5th Annual Cardboard Boat Regatta Success

By Aubrey Hastings
Student Life Editor

Homemade vessels of all shapes and sizes graced the waters of the Chester River during the 5th Annual Cardboard Boat Regatta. This local town tradition brings schools, youth groups, friends, businesses, and members of the Washington College community together as a part of the annual Waterfront Festival organized by the Center for Environment and Society.

The regatta is open to all desirous of building their own cardboard vessel who are at least 12 years of age and a resident of Kent or Queen Anne’s County, Md.

This year, ten teams designed their own cardboard boats and took the risk of sailing the Chester River and the chance to win hundreds of dollars in prizes, as well as the simple fun of this abnormal adventure.

With the words, “Here we go ladies and gentleman,” the cardboard boats were ready to set sail.

“Across the Universe,” a vessel built by the Archaeology Lab with Captain Senior Jamie Frees, was first to wade into the water. “Sea Biscuit” from the Chestertown community was the second to keep a float, followed by WC Habitat for Humanity’s “Building Up Dreams.” “Team 24” with crew members seniors Chris Brown and Andrew Martz even started the race using cardboard paddles.

Within a few moments of being in the water, the Women’s Crew vessel sprang a leak and began to collapse. But despite their setback, the girls powered on and paddled the boat with their feet. Their determination and team spirit was contagious and the multi-generational Chestertown community cheered them on.

“Talk about tenacity,” said the announcer from the shore.

“Sea Biscuit” was another team that persisted to the end. They might have taken the longest route possible to the finish line, but they were determined to make it, and, in exhaustion, they did.

After a long haul, the vessel “Across the Universe” came in first place. Captained by senior Jamie Frees, “Universe” represented and won $200 for the Archaeology Lab.

Frees is no new comer to the Cardboard Boat Races.

“This was my second year being in the race. I built the boat 3 summers ago and came in fourth that first year, but got the People’s Choice Award. I knew I wanted to race my boat one more time and couldn’t be happier with the outcome. I had a great crew and was able to donate some of the winnings to the Anthropology Club and represent the Archaeology Lab,” she said.

And after the race, it was time for the awards.

“Across the Universe” tied with WC Habitat for Humanity’s “Building Up Dreams” for the People’s Choice Award. Habitat for Humanity also took home the award for Best Theme and Costume with their theme from the movie “Up,” complete with a house attached to balloons and crew members, Juniors Matthew Streeter and Parker McIntosh dressed as the grandfather and boy scout characters.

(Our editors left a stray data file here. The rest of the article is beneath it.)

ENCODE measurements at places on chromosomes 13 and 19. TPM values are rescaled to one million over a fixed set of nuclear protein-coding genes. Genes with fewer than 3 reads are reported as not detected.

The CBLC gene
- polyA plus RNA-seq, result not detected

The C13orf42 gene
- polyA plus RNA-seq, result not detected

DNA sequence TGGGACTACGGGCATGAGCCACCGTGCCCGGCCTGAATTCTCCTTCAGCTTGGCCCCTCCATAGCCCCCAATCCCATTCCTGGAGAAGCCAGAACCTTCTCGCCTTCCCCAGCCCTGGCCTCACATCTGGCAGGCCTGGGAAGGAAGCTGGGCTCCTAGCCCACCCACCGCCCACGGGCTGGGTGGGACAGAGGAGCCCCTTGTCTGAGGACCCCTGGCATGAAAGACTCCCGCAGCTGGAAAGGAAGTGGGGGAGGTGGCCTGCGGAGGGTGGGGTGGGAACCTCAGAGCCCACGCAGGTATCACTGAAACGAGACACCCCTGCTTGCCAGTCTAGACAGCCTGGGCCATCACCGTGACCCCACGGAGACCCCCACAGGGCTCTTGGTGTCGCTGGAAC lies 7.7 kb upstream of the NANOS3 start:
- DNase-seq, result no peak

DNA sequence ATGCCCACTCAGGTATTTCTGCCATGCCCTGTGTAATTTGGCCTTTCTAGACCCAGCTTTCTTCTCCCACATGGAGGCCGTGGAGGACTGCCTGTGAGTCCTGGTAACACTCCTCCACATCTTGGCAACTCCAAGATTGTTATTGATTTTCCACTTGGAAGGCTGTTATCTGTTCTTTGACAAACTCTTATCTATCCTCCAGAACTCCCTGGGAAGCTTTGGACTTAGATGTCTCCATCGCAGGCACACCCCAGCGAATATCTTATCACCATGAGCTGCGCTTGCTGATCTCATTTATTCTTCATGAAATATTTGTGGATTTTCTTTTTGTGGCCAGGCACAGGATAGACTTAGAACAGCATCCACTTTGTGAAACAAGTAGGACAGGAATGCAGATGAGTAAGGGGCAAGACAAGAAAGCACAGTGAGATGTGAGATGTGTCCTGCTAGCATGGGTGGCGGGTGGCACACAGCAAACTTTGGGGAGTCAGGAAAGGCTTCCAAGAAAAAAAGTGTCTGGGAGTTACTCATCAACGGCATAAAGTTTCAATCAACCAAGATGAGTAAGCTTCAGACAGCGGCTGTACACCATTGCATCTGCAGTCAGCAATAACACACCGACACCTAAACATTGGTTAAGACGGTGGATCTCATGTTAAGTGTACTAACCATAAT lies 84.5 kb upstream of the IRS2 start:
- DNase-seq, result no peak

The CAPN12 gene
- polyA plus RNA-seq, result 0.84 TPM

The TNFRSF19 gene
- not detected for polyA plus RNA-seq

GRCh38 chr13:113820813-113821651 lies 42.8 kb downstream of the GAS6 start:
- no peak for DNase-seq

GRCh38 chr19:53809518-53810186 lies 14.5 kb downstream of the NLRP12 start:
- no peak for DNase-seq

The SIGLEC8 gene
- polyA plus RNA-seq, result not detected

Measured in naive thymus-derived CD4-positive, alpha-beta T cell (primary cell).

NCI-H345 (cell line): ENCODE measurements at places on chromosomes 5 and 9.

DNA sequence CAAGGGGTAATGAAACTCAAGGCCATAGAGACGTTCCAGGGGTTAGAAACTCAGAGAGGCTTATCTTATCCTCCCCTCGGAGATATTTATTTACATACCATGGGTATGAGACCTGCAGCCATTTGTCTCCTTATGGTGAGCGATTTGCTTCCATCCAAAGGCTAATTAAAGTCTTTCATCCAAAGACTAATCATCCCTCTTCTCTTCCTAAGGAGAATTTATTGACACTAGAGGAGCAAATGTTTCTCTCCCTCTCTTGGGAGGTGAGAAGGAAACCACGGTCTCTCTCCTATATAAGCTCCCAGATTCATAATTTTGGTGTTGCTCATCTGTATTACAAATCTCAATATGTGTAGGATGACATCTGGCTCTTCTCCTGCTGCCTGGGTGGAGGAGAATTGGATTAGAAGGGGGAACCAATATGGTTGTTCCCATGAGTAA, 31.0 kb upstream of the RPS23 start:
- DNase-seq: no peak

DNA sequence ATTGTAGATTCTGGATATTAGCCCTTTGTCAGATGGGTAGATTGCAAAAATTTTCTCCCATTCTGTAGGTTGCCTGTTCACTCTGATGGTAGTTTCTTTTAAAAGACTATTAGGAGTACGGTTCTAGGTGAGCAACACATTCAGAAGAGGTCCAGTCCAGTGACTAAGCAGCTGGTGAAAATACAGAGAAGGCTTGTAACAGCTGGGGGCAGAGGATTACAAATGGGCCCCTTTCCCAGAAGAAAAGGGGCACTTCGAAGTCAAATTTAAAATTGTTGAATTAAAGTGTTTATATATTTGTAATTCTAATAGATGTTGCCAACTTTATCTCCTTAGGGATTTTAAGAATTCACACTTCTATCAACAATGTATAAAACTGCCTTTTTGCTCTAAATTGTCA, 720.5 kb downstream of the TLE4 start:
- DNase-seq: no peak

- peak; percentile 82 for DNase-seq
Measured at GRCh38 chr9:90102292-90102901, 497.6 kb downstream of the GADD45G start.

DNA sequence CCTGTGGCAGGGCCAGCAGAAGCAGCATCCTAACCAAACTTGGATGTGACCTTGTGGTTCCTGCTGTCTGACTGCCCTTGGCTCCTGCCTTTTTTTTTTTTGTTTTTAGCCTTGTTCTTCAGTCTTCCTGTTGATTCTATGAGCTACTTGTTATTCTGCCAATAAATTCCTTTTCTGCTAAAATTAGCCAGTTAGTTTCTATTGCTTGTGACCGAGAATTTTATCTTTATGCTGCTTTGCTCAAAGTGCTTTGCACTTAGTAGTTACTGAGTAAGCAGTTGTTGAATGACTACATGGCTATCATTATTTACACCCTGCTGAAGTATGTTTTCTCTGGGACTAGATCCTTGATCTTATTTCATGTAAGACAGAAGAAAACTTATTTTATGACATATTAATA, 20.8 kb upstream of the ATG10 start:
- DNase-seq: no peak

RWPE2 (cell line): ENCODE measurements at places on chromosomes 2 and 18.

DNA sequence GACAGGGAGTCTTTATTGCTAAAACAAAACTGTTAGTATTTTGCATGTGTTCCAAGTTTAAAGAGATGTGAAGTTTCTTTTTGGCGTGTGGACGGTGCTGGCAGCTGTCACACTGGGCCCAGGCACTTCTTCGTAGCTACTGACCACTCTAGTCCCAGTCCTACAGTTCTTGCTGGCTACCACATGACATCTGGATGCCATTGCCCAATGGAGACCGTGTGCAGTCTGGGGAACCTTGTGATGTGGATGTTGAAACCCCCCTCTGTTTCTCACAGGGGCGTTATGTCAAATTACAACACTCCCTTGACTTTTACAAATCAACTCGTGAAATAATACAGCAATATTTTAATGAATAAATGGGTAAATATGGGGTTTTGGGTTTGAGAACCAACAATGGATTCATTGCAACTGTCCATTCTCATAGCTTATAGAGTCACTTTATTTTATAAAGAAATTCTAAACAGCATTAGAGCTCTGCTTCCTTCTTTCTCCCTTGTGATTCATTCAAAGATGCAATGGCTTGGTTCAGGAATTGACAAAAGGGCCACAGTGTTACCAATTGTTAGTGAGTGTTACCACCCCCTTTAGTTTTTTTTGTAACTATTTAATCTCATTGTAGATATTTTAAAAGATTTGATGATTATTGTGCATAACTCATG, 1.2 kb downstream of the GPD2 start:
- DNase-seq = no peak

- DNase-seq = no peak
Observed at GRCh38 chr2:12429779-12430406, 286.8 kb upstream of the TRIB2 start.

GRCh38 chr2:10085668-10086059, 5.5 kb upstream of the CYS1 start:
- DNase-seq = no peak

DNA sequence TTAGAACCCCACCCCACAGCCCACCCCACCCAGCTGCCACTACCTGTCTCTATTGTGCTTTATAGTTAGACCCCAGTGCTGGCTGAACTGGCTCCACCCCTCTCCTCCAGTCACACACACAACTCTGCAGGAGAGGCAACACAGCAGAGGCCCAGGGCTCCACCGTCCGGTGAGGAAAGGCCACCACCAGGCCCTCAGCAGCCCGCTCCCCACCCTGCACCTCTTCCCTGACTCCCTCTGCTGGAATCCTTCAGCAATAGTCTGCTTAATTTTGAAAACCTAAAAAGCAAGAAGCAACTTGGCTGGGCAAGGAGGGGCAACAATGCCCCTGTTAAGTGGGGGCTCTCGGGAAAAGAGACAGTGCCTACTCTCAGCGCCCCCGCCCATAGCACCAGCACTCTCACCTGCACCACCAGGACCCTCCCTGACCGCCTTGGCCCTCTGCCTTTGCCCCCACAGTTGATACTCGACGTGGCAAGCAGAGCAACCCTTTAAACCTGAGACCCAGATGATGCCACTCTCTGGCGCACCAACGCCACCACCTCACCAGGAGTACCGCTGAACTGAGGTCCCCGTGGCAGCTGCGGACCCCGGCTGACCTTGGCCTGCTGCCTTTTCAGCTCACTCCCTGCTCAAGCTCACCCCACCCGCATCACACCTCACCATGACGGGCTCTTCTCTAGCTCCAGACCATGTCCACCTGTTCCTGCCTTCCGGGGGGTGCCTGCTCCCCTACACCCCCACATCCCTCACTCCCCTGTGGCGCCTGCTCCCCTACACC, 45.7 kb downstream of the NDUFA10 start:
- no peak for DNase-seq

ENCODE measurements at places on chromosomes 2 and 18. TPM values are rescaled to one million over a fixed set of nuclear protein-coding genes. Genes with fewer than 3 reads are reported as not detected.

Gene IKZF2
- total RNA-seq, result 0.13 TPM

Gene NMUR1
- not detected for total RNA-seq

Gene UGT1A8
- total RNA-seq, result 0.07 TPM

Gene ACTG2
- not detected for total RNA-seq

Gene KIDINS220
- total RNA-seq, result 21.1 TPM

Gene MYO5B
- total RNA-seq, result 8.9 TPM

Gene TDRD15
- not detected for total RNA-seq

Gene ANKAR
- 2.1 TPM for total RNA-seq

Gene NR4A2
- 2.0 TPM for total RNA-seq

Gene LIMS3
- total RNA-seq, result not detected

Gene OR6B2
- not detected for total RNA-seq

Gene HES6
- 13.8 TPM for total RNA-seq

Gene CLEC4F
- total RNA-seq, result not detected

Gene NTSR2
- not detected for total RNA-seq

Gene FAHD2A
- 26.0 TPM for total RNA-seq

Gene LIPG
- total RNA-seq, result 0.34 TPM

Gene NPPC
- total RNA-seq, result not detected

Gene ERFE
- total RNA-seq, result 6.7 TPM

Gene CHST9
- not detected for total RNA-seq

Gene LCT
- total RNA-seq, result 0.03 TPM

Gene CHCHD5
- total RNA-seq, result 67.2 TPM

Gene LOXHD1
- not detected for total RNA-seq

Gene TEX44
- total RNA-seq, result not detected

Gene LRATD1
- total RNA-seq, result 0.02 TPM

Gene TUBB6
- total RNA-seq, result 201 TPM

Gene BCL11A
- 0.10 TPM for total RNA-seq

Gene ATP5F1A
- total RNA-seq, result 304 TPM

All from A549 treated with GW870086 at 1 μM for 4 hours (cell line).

“We were thrilled to win Best Theme and to tie for People’s Choice. The club’s ‘Up’ theme was hugely popular with the crowd and with the club members. We have two new members, freshmen Amanda Haar and Sarah Coyle, to thank for the idea. It was a lot of fun to build too,” said Maria Hynson, the staff advisor for the WC Habitat for Humanity Club.

“I-Float,” captained by Brian Palmer with crew members Nancy Cross and Adrian Peterson, took second place representing the WC Office of Information Technologies. Third place went to “Hop-to-it 3” under James Wood and WC alumnus JoAnn Wood (Fairchild).

“Flock for Life” under junior Sally Snover and crew, “Sea Biscuit,” and “Team 24” were awarded honorable mentions for their efforts.

Most Team Spirit was awarded to the WC Women’s Crew team, and the most spectacular sinking “Titanic Award,” went to “Chessie,” representing the Student Environmental Alliance, under senior Amanda Pruzinsky, with junior Kathy Thornton and sophomore Jeffery Sullivan serving as crew members.

“We went into the race knowing she wouldn’t hold. It immediately took on some water, but we actually made it about a quarter of the way by paddling backwards, as it was actually faster than going forwards for some reason, before the boat collapsed. Receiving the Titantic award made the race even more fun for us,” said Thornton.

The Cardboard Boat Race is a favorite of the Waterfront Festival activities, for not only the WC community but the town of Chestertown as well.

“I think these races are great. It brings the College and town together on the water and draws a lot of attention to all that the waterfront has to offer. There is still a lot of work that has to be done for the Chesapeake Bay and I think that festivals such as this show how much we care about our rivers and the Bay. I hope the races and the festival continue to be so popular. I love the creativity, the people, the epic race on the ‘high seas.’ It’s just a great way to promote the river, the Bay, the town, and WC,” said Thornton.

The future of this event looks strong and promising for the generations to come.

“[In the future] I hope to see more boats. Building a cardboard boat is hard work, but it’s so much fun to do. It’s not just a WC event, it’s family-friendly, so people of all ages can attend and be involved,” said Hynson.

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